The job of passive components in the input circuit of a power supply is to protect the electronic device from overcurrent and overvoltage and ensure electromagnetic compatibility—especially important considerations in today’s portable applications where long battery life is a necessity. The choice of the components used in switch-mode power supplies (SMPS) is extremely important, as their impact on performance is often not considered. These components—such as resistors, capacitors and inductors—are called upon to deal with heat, size, output power and device price tag.
Switch-mode power supplies switch on and off at high frequency, providing electric energy transfer from capacitors and inductors. SMPS are smaller and feature a lighter package and reduced manufacturing costs.
While there are many components involved in SMPS, a handful of critical devices include:
Capacitors perform energy storage, filtering, compensation and soft-start programming. The overriding loss for capacitors in SMPS applications is based on effective series resistance (ESR). ESR results from the physical construction of a capacitor, the resistance of internal interconnects, and even the behavior of the material used as an insulator between capacitor plates. Many capacitors are particularly sensitive to heat and a function of ESR is to dissipate heat in the presence of a current flow into or out of a capacitor. The ESR of a capacitor is typically the most important specification when selecting capacitors for SMPS applications—even more important than the component’s basic capacitance rating.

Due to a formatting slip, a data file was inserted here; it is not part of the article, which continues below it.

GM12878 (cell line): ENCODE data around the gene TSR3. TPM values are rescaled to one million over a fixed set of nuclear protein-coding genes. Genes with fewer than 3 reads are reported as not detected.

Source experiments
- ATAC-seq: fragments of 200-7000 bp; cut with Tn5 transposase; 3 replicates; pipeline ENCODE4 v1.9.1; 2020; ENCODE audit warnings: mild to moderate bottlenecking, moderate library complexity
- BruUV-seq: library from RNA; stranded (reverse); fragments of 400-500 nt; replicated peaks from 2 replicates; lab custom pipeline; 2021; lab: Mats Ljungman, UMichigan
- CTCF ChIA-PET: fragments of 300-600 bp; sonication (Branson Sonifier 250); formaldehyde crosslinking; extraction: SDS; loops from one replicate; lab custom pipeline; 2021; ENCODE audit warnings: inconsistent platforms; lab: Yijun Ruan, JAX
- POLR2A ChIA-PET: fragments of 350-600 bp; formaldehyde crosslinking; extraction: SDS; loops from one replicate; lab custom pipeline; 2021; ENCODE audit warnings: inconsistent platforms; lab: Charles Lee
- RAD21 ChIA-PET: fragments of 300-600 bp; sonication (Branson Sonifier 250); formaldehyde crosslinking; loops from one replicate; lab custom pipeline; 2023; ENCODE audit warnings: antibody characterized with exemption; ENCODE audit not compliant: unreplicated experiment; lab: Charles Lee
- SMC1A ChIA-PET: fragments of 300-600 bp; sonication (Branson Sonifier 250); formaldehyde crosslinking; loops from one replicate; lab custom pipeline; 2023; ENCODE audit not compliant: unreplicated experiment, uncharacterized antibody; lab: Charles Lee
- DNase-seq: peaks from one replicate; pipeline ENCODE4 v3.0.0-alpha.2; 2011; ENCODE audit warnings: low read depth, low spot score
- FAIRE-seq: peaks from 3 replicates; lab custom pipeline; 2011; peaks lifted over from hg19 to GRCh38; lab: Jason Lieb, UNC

Capacitors represent the key components of the DC link. They smooth the rectifier ripple voltage and stabilize the DC link voltage. While all rectifiers produce an output voltage that has ripple superimposed on the DC, it varies in magnitude, waveform and frequency depending on the rectifiers. The downside of ripple includes possible reduced productivity or process equipment life, interference with process instrumentation, and electromagnetic coupling with nearby structures, resulting in heating of the structures and increased losses.
DC link capacitors expose the rectifier and power line to extremely high input currents at the moment of turn-on, potentially destroying the rectifier diode or causing the power fuse to blow. This can be avoided by using negative temperature coefficient (NTC) thermistors as inrush current limiters (ICL), for a gentle power up. When NTC ICLs are sufficiently heated by the current flow, their resistance drops to a negligible value. The B57*S series of EPCOS NTC thermistors offers a corresponding ICL for each required current strength.
EPCOS aluminum electrolytic capacitors are particularly suitable for this job based on their high CV value; they allow today’s compact power supplies to be easily implemented. The capacitors are distinguished by a very high ripple current capability, combined with low ESR and ESL values, leading to lower intrinsic heating. Depending on the required output and voltage of the link circuit, radial versions or snap-in types with two or four pins are used. The capacitors cover a voltage range from 10 V DC to 600 V DC and maximum temperatures of 85° C to 140° C.